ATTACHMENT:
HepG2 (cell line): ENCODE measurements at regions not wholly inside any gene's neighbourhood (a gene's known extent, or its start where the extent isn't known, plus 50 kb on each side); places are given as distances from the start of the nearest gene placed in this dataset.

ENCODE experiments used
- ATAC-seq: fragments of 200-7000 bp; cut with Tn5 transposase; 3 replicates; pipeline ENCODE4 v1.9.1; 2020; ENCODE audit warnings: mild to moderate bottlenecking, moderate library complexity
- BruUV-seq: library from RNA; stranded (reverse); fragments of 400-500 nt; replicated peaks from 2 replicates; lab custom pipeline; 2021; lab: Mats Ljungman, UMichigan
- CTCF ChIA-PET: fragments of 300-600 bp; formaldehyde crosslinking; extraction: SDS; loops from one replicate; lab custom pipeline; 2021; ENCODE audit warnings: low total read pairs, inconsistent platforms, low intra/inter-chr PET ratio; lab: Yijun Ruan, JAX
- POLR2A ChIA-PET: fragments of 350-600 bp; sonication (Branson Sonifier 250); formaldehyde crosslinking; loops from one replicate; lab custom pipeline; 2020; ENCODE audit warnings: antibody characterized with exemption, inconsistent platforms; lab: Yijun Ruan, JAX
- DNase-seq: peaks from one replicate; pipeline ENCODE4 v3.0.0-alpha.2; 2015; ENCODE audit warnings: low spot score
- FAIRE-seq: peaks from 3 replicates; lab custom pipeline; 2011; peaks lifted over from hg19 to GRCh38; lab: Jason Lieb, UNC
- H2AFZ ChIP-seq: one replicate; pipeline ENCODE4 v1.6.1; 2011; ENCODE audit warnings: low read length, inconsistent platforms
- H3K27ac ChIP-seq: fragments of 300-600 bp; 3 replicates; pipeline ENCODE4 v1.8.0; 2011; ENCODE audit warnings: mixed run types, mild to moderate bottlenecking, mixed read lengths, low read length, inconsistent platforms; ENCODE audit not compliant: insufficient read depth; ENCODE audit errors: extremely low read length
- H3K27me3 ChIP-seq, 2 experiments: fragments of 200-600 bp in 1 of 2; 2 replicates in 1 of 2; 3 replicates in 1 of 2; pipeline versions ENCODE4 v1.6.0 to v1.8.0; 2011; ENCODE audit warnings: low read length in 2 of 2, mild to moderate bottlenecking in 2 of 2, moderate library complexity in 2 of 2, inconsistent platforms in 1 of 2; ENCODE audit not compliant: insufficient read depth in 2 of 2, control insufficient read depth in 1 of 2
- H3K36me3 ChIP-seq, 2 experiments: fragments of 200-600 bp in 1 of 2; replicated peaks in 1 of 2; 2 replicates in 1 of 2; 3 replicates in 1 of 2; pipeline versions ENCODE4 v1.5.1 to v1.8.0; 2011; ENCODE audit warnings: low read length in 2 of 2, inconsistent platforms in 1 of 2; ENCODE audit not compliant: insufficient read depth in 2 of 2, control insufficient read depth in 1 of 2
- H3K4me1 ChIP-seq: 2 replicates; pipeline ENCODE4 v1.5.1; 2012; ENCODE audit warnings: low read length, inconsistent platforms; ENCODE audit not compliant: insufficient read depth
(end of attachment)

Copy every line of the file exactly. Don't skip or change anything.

HepG2 (cell line): ENCODE measurements at regions not wholly inside any gene's neighbourhood (a gene's known extent, or its start where the extent isn't known, plus 50 kb on each side); places are given as distances from the start of the nearest gene placed in this dataset.

ENCODE experiments used
- ATAC-seq: fragments of 200-7000 bp; cut with Tn5 transposase; 3 replicates; pipeline ENCODE4 v1.9.1; 2020; ENCODE audit warnings: mild to moderate bottlenecking, moderate library complexity
- BruUV-seq: library from RNA; stranded (reverse); fragments of 400-500 nt; replicated peaks from 2 replicates; lab custom pipeline; 2021; lab: Mats Ljungman, UMichigan
- CTCF ChIA-PET: fragments of 300-600 bp; formaldehyde crosslinking; extraction: SDS; loops from one replicate; lab custom pipeline; 2021; ENCODE audit warnings: low total read pairs, inconsistent platforms, low intra/inter-chr PET ratio; lab: Yijun Ruan, JAX
- POLR2A ChIA-PET: fragments of 350-600 bp; sonication (Branson Sonifier 250); formaldehyde crosslinking; loops from one replicate; lab custom pipeline; 2020; ENCODE audit warnings: antibody characterized with exemption, inconsistent platforms; lab: Yijun Ruan, JAX
- DNase-seq: peaks from one replicate; pipeline ENCODE4 v3.0.0-alpha.2; 2015; ENCODE audit warnings: low spot score
- FAIRE-seq: peaks from 3 replicates; lab custom pipeline; 2011; peaks lifted over from hg19 to GRCh38; lab: Jason Lieb, UNC
- H2AFZ ChIP-seq: one replicate; pipeline ENCODE4 v1.6.1; 2011; ENCODE audit warnings: low read length, inconsistent platforms
- H3K27ac ChIP-seq: fragments of 300-600 bp; 3 replicates; pipeline ENCODE4 v1.8.0; 2011; ENCODE audit warnings: mixed run types, mild to moderate bottlenecking, mixed read lengths, low read length, inconsistent platforms; ENCODE audit not compliant: insufficient read depth; ENCODE audit errors: extremely low read length
- H3K27me3 ChIP-seq, 2 experiments: fragments of 200-600 bp in 1 of 2; 2 replicates in 1 of 2; 3 replicates in 1 of 2; pipeline versions ENCODE4 v1.6.0 to v1.8.0; 2011; ENCODE audit warnings: low read length in 2 of 2, mild to moderate bottlenecking in 2 of 2, moderate library complexity in 2 of 2, inconsistent platforms in 1 of 2; ENCODE audit not compliant: insufficient read depth in 2 of 2, control insufficient read depth in 1 of 2
- H3K36me3 ChIP-seq, 2 experiments: fragments of 200-600 bp in 1 of 2; replicated peaks in 1 of 2; 2 replicates in 1 of 2; 3 replicates in 1 of 2; pipeline versions ENCODE4 v1.5.1 to v1.8.0; 2011; ENCODE audit warnings: low read length in 2 of 2, inconsistent platforms in 1 of 2; ENCODE audit not compliant: insufficient read depth in 2 of 2, control insufficient read depth in 1 of 2
- H3K4me1 ChIP-seq: 2 replicates; pipeline ENCODE4 v1.5.1; 2012; ENCODE audit warnings: low read length, inconsistent platforms; ENCODE audit not compliant: insufficient read depth